Content is king, but not for long.
Like most stories of overthrown monarchies, this will be an inside job. This tale includes an army of publishers and treason committed by the king's own flesh and blood.
King Content's publishing army was made up of soldiers with powerful and acronymic names like ESPN and USA, GQ and FT, NYT and WSJ. These experienced warriors honored the throne by publishing an engaging product designed to please the people the king was meant to serve.
In return for this content, the people accepted that access to their attention would be sold to well-dressed empires with graceful and heroic names like Nike, Mercedes and Gillette. The people also understood that, like taxes, the revenue the king's men earned from selling this access to the well-dressed empires would be reinvested into the product, thus enhancing the people's content experience. This reciprocal relationship between the king and the people first shaped the landscape of advertising.
To ensure the needs of the people always came before the needs of the well-dressed empires, King Content passed laws that formed a line between the church of editorial, and the state of business.
In turn, the well-dressed empires employed agents to help move this line in their favor. The agents ingeniously induced inbred fighting amongst the king's army by leveraging their client's gold bars. As a result, the boundaries King Content had originally drawn to protect the interests of the people kept moving. With each shift, the well-dressed empires inched closer to the throne that ruled over the people they coveted as customers.
At the turn of the century, the king's young prince, who went by the unique acronym of "www" and wore a breast-plated dot on his chest inscribed with the word “com,” announced himself and the future. For those who wished to join his new publishing army, he offered an “opportunity in measured interactivity” for all the well-dressed empires that paid to access this newly collected attention from the people.
Like a gun shot to start a race, young publishing warriors rushed to support the prominent young prince and his vision for the future. These new soldiers had youthful yet odd names like Lycos and Excite, Yahoo and AOL, to name just a few of the many who joined the young prince and set out to serve the people, just as their publishing predecessors had done for King Content.
As these new days wore on, King Content sat idly on his throne, proud and intrigued by what his young prince had accomplished. At night, however, his majesty slept with one eye open. The agreements the prince's young army had struck with the well-dressed empires made the king nervous. Filled with new terms and newer expectations, the agreements made the value and often the price of access dependent on getting the people to abruptly stop reading the king’s words, and head directly to the market as soon as a well-dressed empire's message was shown. The king worried about how this new incentive structure would influence the way the prince and his army protected his people.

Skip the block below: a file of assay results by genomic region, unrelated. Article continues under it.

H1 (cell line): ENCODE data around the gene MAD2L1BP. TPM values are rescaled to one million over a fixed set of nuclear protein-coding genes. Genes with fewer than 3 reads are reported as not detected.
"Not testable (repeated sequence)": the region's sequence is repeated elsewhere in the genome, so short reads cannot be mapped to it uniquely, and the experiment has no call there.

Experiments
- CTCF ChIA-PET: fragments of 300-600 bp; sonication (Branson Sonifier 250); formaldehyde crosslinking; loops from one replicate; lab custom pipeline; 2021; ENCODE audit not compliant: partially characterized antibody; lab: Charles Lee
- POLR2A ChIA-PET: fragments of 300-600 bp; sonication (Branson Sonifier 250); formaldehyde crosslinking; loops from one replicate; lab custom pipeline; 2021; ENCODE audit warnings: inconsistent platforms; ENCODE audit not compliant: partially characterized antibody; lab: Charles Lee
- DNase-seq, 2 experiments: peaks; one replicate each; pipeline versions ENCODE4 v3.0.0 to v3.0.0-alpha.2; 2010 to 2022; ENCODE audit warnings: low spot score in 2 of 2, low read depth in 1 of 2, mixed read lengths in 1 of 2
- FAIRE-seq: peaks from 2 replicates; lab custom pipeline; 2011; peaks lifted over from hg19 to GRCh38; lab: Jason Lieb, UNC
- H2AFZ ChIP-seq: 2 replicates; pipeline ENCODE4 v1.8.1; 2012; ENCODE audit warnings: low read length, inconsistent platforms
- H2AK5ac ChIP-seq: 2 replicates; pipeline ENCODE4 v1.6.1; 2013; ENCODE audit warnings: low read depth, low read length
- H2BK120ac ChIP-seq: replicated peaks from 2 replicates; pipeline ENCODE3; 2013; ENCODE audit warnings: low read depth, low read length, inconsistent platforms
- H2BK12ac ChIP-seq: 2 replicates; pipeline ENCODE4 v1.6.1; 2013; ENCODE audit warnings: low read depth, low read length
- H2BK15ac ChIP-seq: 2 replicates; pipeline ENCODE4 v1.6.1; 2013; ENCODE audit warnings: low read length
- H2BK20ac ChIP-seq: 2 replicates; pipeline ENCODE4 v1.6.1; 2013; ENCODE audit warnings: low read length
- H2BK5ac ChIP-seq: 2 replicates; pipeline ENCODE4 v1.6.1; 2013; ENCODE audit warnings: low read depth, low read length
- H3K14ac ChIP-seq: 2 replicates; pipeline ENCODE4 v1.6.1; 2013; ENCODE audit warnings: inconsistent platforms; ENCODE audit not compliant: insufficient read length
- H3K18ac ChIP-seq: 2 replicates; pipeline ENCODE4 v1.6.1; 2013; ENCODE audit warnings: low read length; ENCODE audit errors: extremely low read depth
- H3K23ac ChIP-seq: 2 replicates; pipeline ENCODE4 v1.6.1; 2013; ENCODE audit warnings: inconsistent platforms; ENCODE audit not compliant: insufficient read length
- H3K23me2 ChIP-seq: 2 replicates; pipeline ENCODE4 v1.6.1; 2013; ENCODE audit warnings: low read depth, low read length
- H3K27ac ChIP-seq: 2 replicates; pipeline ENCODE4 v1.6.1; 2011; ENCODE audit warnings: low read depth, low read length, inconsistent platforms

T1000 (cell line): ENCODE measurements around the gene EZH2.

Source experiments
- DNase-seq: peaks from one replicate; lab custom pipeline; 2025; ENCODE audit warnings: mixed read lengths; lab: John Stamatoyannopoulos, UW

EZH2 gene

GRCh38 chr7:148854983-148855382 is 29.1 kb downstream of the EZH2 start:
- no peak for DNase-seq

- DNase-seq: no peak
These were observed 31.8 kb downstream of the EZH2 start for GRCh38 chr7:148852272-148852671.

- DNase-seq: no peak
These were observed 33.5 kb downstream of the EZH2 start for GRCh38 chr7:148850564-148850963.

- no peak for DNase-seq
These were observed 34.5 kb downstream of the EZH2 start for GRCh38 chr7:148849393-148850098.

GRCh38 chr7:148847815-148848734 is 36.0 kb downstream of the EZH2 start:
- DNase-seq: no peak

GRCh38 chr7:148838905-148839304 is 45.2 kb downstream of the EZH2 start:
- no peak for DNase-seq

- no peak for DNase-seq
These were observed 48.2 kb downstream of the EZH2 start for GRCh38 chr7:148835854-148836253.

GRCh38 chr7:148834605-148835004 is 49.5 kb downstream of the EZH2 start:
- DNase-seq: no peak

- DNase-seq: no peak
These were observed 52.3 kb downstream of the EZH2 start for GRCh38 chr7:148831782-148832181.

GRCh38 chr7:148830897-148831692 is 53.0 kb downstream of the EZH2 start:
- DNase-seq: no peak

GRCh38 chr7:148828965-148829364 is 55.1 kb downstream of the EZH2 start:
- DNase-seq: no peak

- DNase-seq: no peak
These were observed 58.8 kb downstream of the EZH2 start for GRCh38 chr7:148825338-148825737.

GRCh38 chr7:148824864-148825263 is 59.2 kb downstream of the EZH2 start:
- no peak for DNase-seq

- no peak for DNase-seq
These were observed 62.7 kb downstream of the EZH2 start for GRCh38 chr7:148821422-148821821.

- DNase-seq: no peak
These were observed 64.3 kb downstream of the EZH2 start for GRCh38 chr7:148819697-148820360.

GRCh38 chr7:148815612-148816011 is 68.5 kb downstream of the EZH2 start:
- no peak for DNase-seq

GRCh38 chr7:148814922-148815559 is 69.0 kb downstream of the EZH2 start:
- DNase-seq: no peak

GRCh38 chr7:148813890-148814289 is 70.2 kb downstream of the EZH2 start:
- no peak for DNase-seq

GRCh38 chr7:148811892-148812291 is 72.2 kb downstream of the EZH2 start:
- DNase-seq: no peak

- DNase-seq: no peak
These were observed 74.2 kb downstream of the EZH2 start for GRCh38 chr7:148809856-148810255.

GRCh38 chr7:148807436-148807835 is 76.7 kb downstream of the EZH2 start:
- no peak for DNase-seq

It was the king himself who had designed the structure for all prior agreements. He had always told his army of acronyms that the more attention they collected, and the longer they held this attention, the higher the reward they would earn. This incentive nourished the people by feeding the product the people chose to consume. These new agreements, however, rearranged the incentive structure so that the quicker the people were fed to the well-dressed empires, the more the young prince's army would eat like kings.
One evening after the king dozed off to sleep, a vision came to him in the form of the god named Pandora, who was blessed with beauty, talent, and a box that should have never been opened. The next day, the king decided it was time to talk with his young prince.
The two met at Galaxy Dinero. They ordered herbal teas and sat at a table in the back. After a few sips, the king spoke first. "Incentives are more powerful than any army,” he said. “Misaligned incentives can drown a mountain of good intentions in an ocean of deception. We have always used incentives to ensure that when my army of acronyms does what is best for them, they meet the needs of the people. In turn, the people have rewarded us with their trust and loyalty. Without it, we have nothing.”
"But Father," the young prince interrupted, "we are doing what's best for the people. We have an idea of what they want based on the behavior we monitor -- and by sharing this information with the well-dressed empires, we can determine the most appropriate goods and services to market to them." The prince continued, "And by doing so, my publishing army puts themselves in a better earning position."
The king raised his eyebrows while lowering his head. "My son," he said solemnly, "if posed with the choice to do what is best for the people, versus what is best for the well-dressed empires, your army will do what is best for themselves. By doing so, the people’s needs are in second place for the first time in our history."
King Content slowly got up from the table, knowing that when the prince and his army helped the well-dressed empires cross the line enough times, the trust of the people would be lost forever -- and he would no longer be their king.